Aimed at easing city dwellers' commutes, the Brompton Electric relies on a battery that clips onto the front of the bike and stores away into a separate bag for easy carrying.
Brompton partnered with Williams Advanced Engineering – part of the Williams Group, which also owns the Williams Martini Racing Formula One team – to develop the bike's bespoke motor. It is calling Brompton Electric the most technically advanced model it has ever produced.
"We've spent five years taking Williams Racing technology and integrating it into the Brompton," said company CEO Will Butler-Adams.
"It has been harder than any of us imagined but we believe we have created a product that will inspire more people to get out from under the ground, out of their cars and back onto a bike to rediscover their cities."
Brompton's folding frames date back to 1975, when Andrew Ritchie built the first one in his flat in London. The brand opened its first factory in 1988, and today makes more than 45,000 folding bikes each year – making it the UK's largest cycle manufacturer.
Aimed at city dwellers, Brompton bikes fold up to a third of their size, so can be carried on trains by commuters, or packed into the boot of a car.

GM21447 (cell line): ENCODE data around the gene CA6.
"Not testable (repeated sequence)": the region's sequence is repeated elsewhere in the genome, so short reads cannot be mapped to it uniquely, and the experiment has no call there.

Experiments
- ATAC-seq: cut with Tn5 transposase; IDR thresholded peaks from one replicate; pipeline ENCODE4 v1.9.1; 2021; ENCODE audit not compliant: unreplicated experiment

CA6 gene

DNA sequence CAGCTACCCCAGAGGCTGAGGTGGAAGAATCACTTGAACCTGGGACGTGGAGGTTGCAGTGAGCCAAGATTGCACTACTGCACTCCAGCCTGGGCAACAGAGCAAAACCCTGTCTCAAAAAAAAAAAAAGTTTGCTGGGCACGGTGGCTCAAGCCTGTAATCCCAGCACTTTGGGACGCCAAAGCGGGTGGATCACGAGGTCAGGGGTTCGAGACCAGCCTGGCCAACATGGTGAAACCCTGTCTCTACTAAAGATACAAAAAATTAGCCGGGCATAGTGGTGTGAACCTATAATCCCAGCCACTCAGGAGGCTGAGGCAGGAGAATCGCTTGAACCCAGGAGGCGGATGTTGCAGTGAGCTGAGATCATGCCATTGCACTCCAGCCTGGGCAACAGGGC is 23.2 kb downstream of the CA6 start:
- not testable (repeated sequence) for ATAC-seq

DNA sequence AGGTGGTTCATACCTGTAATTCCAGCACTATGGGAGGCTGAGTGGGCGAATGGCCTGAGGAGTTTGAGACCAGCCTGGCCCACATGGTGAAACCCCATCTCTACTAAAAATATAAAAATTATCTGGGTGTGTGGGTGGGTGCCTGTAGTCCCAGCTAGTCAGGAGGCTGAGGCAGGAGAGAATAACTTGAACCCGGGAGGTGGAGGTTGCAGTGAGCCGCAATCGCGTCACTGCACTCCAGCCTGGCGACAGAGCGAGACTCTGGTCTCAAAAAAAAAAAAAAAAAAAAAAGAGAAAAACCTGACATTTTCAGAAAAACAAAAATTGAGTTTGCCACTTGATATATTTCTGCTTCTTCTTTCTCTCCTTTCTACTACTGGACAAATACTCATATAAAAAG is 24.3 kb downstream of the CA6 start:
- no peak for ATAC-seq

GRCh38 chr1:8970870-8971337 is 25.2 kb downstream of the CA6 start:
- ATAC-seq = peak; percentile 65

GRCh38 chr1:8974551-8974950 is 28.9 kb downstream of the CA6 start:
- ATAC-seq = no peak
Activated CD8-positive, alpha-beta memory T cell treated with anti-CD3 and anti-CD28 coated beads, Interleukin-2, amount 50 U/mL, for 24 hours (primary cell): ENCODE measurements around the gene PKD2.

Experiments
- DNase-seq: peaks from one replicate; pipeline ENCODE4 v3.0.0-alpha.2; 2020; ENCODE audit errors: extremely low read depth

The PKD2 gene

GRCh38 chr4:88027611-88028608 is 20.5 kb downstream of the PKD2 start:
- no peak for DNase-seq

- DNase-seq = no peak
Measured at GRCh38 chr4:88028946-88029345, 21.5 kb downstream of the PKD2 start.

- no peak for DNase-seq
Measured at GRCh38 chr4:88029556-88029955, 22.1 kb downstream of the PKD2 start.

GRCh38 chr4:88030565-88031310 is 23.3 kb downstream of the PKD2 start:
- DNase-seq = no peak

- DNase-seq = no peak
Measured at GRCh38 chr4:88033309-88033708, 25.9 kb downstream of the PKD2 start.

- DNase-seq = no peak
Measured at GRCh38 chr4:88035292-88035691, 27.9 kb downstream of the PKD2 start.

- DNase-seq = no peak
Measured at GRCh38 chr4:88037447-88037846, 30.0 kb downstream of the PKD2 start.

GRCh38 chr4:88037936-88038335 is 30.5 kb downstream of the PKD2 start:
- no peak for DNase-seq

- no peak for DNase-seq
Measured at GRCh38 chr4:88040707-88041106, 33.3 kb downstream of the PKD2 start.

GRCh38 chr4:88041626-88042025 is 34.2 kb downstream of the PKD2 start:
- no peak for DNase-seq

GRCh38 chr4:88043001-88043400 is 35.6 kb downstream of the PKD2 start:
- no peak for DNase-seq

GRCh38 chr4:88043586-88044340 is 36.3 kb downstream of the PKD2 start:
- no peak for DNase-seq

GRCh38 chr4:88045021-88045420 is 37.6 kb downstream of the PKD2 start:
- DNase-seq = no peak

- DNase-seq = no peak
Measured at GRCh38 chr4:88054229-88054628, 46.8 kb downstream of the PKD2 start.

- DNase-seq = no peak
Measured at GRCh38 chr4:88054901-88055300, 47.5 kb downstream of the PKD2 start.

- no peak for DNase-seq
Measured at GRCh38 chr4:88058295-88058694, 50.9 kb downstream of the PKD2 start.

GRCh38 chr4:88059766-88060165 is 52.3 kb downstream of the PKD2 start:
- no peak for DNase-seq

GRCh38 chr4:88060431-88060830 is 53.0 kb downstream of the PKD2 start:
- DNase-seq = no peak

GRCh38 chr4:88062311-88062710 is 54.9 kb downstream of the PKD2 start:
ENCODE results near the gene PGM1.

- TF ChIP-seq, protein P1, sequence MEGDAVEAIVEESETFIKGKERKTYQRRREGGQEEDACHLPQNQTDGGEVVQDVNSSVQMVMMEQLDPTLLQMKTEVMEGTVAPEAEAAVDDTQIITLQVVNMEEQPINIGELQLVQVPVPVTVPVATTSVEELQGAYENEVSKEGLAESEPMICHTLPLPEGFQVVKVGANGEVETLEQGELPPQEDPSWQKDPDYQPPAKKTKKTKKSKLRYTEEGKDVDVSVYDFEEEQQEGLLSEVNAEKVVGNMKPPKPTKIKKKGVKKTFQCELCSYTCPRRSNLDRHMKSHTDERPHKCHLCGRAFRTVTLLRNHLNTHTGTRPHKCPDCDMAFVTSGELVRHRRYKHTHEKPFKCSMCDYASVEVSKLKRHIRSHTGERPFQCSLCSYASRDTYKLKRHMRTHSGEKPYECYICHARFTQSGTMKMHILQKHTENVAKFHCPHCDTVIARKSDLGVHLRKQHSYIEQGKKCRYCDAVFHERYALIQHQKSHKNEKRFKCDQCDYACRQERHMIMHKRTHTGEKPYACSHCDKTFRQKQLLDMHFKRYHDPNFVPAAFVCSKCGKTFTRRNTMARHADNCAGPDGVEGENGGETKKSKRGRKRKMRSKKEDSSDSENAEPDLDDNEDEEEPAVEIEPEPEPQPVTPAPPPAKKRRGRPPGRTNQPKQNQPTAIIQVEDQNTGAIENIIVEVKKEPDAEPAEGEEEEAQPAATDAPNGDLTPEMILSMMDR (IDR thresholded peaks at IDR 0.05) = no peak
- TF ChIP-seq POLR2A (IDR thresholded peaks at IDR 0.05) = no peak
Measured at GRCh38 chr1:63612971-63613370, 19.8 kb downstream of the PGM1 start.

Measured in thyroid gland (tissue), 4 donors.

While a typical Brompton weighs between nine and 13 kilograms, depending on the model, the Brompton Electric has a weight of 16 kilograms. However the 2.8-kilogram battery can be removed and carried separately, to make it easier to use.
"The vision for the Brompton Electric was to make a product that was as light as possible without sacrificing durability, and was extremely compact," said chief design and engineering officer Will Carleysmith.
The Brompton Electric can run for up to 50 miles on a single charge, and there are three power assistance levels for cyclists to choose from.
Brompton has also released an accompanying smartphone app, that lets users track their mileage and customise settings for the bike.
The decision to launch the bike was fuelled by the increasing demand for electric bicycle ownership across mainland Europe. This trend has resulted in several new launches, from Pininfarina's sports-car-inspired design, to KiBiSi's lightweight OKO bicycle.
According to Brompton, sales in cities remain behind the trend, because customers lack safe places to keep bicycles. Because of this, it is calling the Brompton Electric a "game changer".
The Brompton Electric is now available to be reserved – as either two- or six-speed versions, in white or black – and the first models will be shipped in early 2018.